Pathogenic variants in the healthy elderly: unique ethical and practical challenges

Journal of Medical Ethics 2017; 43: 714-722.
Author: Paul Lacaze, Joanne Ryan, Robyn Woods, Ingrid Winship, John McNeil
“Genetic research into ageing, longevity and late-onset disease is becoming increasingly common. Yet, there is a paucity of knowledge related to clinical actionability and the return of pathogenic variants to otherwise healthy elderly individuals. Whether or not genetic research in the elderly should be managed differently from standard practices adapted for younger populations has not yet been defined. In this article, we provide an overview of ethical and practical challenges in preparing for a genetic study of over 14?000 healthy Australians aged 70?years or older enrolled in the ASPirin in Reducing Events in the Elderly (ASPREE) Healthy Ageing Biobank.”
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Why health services research needs bioethics

Journal of Medical Ethics 2017; 43: 655-656.
Author: Lucy Frith
“Health services research brings together a wide variety of disciplines and would seem ideally placed to include ethics. However, if you search health services research journals and conference programmes there is very little consideration of ethics as a substantive topic and often scant attention paid to the ethical issues that might be raised by an intervention or policy. Ethics and ethical issues are generally confined to discussions over priority setting, and occasionally health technology assessment, with other areas of health service research seldom engaging in ethical debate.”
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Aetna offers emergency compensation for HIV disclosure victims

The Hill, 2 October 2017
Author: Nathaniel Weixel
“Health insurance giant Aetna is offering cash reimbursements to some of the people who were affected when the company accidentally disclosed the HIV statuses of some of its customers. The “emergency relief” program will offer reimbursement and payments to individuals who say they have incurred financial hardship as a direct result of the privacy breach.”
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Increasing organ donation rates by revealing recipient details to families of potential donors

J Med Ethics, September 2017
Authors: David Shaw, Dale Gardiner
“Many families refuse to consent to donation from their deceased relatives or over-rule the consent given before death by the patient, but giving families more information about the potential recipients of organs could reduce refusal rates. In this paper, we analyse arguments for and against doing so, and conclude that this strategy should be attempted. While it would be impractical and possibly unethical to give details of actual potential recipients, generic, realistic information about the people who could benefit from organs should be provided to families before they make a decision about donation or attempt to over-rule it.”
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Does the doctrine of double effect apply to the prescription of barbiturates? Syme vs the Medical Board of Australia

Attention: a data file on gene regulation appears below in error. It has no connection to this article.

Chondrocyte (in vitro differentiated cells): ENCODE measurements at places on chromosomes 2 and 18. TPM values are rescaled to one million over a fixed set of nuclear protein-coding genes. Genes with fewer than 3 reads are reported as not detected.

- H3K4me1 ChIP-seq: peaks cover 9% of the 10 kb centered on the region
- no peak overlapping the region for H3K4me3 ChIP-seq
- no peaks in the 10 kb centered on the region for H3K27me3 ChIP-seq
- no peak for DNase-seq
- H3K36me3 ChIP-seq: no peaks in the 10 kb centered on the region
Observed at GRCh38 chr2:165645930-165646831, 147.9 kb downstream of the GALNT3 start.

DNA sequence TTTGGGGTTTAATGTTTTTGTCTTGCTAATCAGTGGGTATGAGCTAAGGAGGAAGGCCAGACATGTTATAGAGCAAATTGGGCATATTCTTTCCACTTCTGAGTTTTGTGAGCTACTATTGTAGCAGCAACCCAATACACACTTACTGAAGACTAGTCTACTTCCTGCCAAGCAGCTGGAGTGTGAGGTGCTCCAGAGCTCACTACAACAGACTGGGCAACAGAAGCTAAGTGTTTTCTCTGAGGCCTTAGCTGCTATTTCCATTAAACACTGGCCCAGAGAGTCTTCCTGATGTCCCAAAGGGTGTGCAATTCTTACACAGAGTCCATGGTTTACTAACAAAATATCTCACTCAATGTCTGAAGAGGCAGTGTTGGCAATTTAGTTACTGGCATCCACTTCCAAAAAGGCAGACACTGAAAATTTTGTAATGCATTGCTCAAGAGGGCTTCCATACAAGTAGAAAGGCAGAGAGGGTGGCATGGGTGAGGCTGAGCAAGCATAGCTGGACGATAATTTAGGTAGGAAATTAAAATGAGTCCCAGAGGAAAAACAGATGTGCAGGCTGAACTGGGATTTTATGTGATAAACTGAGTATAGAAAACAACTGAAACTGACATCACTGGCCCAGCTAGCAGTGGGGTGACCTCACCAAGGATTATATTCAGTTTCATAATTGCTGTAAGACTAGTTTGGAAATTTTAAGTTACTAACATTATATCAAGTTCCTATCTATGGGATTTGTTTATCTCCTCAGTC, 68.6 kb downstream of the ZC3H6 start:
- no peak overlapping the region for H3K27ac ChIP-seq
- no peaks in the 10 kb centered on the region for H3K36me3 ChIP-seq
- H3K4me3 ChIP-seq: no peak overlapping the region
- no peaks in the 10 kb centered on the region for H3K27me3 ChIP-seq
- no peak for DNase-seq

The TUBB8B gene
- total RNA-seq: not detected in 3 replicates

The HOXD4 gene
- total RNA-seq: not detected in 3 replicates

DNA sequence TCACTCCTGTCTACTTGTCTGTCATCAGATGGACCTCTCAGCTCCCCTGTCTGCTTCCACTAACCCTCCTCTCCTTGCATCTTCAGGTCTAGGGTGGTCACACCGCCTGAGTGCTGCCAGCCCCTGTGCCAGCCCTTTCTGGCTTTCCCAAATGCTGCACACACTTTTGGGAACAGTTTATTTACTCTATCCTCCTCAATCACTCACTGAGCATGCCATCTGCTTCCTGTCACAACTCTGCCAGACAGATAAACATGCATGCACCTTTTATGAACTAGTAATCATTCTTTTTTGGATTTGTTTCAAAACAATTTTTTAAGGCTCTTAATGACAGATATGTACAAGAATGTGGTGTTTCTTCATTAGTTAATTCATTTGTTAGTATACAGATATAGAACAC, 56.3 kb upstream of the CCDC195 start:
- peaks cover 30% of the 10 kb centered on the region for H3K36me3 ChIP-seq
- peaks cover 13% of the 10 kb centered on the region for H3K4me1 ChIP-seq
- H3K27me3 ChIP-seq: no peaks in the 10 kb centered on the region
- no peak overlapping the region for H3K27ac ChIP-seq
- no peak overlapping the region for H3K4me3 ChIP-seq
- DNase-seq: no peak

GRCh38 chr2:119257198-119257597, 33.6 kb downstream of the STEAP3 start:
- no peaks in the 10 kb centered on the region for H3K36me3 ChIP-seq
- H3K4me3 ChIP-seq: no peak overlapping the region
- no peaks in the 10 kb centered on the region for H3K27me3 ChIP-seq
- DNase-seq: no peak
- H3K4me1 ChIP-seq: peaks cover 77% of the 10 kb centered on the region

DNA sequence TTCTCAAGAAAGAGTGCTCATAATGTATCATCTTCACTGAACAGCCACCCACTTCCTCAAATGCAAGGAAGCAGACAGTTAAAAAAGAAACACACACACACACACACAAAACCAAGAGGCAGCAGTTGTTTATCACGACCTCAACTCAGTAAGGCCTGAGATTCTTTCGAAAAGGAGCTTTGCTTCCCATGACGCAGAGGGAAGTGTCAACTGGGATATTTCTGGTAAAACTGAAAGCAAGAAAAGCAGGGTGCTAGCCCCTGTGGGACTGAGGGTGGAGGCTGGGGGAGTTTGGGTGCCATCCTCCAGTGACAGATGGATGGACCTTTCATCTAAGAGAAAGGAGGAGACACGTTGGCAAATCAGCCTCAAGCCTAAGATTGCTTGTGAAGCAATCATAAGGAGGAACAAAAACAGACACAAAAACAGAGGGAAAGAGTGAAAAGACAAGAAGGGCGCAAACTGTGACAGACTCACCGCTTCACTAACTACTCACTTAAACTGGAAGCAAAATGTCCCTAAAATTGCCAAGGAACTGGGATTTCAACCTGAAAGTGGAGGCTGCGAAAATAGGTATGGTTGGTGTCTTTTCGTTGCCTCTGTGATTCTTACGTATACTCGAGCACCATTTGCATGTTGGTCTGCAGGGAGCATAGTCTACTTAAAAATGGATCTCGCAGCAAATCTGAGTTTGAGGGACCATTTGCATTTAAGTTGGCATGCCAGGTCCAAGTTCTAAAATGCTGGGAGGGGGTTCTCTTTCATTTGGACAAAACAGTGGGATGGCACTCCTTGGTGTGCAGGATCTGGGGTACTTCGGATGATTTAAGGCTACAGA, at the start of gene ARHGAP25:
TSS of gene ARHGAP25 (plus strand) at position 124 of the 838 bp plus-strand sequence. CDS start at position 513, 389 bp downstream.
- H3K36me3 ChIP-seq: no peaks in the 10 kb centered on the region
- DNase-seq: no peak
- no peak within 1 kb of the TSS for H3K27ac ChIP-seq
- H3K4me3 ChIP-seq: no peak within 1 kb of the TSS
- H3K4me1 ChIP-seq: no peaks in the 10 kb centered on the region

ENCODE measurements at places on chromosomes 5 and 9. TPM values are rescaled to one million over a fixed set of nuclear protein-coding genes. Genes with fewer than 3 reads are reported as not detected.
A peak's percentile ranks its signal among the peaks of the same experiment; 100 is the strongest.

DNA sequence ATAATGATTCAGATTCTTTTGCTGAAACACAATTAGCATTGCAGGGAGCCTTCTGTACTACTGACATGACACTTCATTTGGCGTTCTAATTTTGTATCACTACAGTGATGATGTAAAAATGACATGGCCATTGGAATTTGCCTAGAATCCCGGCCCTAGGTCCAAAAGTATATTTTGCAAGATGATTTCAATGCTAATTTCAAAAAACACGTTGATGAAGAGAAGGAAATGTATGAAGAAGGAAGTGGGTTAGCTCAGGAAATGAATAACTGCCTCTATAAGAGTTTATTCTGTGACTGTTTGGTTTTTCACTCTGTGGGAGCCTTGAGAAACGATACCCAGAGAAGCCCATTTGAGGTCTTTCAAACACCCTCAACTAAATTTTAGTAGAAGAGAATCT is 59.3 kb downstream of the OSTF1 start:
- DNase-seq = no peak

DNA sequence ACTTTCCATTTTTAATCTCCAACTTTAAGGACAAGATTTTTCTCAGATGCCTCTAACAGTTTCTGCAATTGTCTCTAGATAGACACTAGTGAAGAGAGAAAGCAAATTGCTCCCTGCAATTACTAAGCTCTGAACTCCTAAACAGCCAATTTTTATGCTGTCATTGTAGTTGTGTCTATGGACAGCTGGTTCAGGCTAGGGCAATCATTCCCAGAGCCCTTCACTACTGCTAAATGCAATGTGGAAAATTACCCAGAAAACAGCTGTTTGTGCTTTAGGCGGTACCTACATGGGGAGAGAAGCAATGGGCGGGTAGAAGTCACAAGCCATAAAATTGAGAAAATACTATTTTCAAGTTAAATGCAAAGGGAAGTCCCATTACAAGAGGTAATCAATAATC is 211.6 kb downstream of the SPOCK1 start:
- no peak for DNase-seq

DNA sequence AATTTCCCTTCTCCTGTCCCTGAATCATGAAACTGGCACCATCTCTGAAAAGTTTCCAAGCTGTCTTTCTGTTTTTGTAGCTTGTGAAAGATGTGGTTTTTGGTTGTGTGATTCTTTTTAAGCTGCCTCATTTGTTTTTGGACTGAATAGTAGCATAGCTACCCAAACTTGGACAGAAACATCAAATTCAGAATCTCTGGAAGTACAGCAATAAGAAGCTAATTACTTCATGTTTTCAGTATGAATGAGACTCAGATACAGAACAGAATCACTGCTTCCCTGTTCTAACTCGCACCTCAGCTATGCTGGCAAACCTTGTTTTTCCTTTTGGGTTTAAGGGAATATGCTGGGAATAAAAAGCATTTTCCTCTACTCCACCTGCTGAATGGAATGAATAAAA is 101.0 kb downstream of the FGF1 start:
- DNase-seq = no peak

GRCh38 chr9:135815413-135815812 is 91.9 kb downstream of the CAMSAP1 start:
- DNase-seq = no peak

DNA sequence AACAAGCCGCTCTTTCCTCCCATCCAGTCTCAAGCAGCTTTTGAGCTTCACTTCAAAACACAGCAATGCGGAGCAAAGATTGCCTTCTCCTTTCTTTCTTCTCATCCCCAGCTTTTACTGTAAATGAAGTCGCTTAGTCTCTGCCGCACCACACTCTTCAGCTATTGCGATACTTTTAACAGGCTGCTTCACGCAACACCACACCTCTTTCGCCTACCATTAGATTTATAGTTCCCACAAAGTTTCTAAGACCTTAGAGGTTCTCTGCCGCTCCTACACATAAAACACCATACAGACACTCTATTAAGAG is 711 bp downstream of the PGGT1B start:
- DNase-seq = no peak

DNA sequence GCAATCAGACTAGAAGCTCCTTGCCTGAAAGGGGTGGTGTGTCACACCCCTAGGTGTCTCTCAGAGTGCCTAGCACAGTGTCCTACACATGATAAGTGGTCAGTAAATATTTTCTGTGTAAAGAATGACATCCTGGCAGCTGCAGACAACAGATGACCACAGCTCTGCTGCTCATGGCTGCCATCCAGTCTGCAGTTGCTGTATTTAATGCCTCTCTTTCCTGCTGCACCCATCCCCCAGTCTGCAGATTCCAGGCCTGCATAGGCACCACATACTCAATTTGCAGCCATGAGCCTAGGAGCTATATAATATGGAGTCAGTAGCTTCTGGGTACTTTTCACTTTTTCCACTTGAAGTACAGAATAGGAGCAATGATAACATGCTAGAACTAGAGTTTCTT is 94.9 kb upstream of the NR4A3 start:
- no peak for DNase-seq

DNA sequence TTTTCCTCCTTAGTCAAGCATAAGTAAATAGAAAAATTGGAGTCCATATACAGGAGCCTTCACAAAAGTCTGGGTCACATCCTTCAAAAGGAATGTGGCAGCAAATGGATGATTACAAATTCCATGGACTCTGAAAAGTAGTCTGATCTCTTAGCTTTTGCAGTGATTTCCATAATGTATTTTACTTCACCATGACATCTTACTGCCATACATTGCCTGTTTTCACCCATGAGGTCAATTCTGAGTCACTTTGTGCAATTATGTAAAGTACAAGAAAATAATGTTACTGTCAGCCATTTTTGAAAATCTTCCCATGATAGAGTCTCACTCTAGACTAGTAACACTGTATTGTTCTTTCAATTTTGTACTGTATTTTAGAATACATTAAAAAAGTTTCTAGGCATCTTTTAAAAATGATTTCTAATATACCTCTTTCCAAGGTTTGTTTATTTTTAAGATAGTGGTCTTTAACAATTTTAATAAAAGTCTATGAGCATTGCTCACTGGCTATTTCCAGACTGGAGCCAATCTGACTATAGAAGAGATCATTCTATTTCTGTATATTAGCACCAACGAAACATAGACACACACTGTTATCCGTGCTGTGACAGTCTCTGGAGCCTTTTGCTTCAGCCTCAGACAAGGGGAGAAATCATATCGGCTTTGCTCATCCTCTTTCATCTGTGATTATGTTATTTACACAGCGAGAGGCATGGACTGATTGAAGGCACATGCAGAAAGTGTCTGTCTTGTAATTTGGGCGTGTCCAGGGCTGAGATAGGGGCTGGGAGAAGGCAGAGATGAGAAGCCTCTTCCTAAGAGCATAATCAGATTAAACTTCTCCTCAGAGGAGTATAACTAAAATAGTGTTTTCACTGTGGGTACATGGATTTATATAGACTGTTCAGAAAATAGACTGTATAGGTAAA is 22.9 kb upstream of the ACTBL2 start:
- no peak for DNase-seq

J Med Ethics, September 2017
Author: Xavier Symons
“The doctrine of double effect (DDE) is a principle of crucial importance in law and medicine. In medicine, the principle is generally accepted to apply in cases where the treatment necessary to relieve pain and physical suffering runs the risk of hastening the patient’s death. More controversially, it has also been used as a justification for withdrawal of treatment from living individuals and physician-assisted suicide. In this paper, I will critique the findings of the controversial Victorian Civil and Administrative Tribunal (VCAT) hearing Syme vs the Medical Board of Australia. In that hearing, Dr Rodney Syme, a urologist and euthanasia advocate, was defending his practice of prescribing barbiturates to terminally ill patients.”
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Organ Donation: Presumed Consent and Focusing on What Matters

JME Blog, 25 September 2017
Author: Rebecca Brown
“It makes intuitive sense that presumed consent systems would increase organ donation rates, and those who fail to support their introduction often come under criticism. Such criticism tends to assume that failure to support presumed consent is due to a failure to properly recognise the importance of organ donation or a sentimental or squeamish attitude towards bodies as well as oversensitivity towards those who are hesitant about organ donation. Yet, even if one is very concerned with increasing organ donation rates, there are grounds for scepticism about the helpfulness of presumed consent systems as a means of achieving this.”
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As Victorian MPs debate assisted dying, it is vital they examine the evidence, not just the rhetoric

The Conversation, 20 September 2017
Authors: Ben White, Andrew McGee, Lindy WIllmott
“A starting point is to distinguish between claims that something should or should not happen (a moral claim about right and wrong), and claims that something is or is not happening (a factual or empirical claim). This distinction matters, because what justifies each type of claim is different.”
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Too many children exposed to unnecessary X-rays, Choosing Wisely experts tell doctors

SMH, 25 September 2017
Author: Kate Aubusson
“Unfortunately what we see is that so many of these children that come in to emergency departments with breathing problems and are having chest X-rays that doesn’t really change the treatment that we offer but it does put them at risk of the radiation that is associated with the X-ray and that is what we are trying to stop,” Dr Dalton said.”
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